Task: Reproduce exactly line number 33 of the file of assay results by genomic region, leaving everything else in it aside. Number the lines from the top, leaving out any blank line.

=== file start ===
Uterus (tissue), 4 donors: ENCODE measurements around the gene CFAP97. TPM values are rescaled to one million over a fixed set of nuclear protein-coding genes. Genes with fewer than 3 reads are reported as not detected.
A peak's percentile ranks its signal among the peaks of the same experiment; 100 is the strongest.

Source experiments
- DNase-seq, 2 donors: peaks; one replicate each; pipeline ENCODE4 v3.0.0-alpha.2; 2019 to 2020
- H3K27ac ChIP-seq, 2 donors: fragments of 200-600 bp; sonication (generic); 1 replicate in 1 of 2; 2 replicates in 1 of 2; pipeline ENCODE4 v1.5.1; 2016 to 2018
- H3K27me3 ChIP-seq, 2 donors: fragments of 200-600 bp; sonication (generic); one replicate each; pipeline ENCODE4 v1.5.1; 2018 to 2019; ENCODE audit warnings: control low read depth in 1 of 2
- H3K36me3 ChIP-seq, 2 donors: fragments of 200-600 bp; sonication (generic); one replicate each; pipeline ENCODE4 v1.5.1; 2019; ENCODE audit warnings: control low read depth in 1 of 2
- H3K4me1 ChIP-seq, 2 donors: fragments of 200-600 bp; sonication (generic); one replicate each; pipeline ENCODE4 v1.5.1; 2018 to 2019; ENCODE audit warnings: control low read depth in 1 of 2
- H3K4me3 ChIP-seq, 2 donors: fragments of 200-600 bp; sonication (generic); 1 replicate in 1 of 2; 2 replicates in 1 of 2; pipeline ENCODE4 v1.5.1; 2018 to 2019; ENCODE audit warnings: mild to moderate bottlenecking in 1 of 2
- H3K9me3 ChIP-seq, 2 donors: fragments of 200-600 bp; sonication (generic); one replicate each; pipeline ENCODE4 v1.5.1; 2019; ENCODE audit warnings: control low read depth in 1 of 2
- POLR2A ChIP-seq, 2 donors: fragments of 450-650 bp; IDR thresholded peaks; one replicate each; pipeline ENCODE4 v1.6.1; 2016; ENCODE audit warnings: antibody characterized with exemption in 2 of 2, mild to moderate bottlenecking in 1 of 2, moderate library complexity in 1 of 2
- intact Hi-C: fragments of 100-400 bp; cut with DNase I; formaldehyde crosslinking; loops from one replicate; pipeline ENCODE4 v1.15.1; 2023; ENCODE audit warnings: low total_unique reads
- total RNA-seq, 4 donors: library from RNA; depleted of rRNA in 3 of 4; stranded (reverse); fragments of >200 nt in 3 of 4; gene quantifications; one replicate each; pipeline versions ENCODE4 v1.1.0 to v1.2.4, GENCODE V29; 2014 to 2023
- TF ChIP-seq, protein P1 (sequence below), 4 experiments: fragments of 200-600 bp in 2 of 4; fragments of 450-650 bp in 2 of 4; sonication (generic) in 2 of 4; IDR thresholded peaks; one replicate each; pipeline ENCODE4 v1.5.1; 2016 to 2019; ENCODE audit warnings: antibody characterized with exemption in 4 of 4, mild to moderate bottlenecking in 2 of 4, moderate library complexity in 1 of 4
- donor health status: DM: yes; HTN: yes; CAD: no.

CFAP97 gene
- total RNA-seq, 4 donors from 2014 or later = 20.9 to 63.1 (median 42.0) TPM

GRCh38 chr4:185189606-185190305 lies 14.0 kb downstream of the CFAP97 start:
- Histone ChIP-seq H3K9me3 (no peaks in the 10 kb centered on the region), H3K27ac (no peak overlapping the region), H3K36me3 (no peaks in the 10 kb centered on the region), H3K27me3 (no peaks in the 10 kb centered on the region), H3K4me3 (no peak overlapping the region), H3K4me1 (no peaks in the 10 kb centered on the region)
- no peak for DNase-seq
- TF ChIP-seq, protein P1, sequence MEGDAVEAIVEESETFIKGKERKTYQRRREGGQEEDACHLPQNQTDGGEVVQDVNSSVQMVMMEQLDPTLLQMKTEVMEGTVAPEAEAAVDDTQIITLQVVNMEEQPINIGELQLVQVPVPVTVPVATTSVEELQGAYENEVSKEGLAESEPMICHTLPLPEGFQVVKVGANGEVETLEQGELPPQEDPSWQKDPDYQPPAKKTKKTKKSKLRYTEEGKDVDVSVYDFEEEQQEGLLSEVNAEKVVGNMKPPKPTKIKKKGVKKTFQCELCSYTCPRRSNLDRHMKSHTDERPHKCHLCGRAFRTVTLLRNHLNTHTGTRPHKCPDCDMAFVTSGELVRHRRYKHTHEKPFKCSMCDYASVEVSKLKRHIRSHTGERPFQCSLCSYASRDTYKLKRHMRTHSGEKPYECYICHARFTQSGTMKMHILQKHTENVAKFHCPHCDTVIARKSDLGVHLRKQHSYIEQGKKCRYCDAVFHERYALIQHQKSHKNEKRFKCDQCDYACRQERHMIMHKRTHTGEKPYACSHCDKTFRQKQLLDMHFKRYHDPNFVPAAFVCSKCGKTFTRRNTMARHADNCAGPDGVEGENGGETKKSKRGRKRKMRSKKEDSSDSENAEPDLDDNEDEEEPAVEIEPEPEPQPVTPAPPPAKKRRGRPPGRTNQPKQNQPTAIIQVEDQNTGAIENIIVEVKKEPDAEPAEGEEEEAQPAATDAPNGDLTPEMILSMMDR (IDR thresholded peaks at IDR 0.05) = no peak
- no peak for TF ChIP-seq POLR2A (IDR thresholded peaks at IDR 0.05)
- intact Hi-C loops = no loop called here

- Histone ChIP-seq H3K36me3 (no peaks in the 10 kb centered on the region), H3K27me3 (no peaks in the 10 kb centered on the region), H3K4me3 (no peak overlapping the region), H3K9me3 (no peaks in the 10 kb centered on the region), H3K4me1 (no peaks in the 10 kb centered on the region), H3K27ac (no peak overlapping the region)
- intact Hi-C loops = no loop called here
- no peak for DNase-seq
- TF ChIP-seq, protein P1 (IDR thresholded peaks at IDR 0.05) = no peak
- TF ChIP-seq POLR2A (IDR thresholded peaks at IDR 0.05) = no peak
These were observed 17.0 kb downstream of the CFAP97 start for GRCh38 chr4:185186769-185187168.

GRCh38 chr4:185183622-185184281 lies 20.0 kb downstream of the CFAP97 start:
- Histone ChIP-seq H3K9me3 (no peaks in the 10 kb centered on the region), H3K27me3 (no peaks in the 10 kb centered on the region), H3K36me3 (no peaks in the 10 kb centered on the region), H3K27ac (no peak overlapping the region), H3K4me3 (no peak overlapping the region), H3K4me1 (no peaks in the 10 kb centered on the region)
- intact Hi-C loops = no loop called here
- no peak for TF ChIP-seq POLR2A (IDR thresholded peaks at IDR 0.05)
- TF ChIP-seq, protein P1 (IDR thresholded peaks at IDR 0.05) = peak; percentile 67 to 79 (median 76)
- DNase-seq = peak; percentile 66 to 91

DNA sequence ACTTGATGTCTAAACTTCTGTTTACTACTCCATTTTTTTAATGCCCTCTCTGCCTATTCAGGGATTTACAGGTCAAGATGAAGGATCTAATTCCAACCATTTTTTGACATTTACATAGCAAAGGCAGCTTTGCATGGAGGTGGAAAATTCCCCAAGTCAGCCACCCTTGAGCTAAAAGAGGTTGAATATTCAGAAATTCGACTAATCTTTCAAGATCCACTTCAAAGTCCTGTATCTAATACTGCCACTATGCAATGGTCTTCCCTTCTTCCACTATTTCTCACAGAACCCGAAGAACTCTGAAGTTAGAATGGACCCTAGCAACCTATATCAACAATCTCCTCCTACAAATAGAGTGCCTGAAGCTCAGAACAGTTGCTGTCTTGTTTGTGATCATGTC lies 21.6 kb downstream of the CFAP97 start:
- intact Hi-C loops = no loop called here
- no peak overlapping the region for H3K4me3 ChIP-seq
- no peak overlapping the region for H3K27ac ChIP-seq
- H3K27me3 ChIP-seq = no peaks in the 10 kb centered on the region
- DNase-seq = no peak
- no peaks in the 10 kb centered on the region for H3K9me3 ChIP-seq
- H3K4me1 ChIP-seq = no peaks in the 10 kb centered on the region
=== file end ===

- no peak for TF ChIP-seq POLR2A (IDR thresholded peaks at IDR 0.05)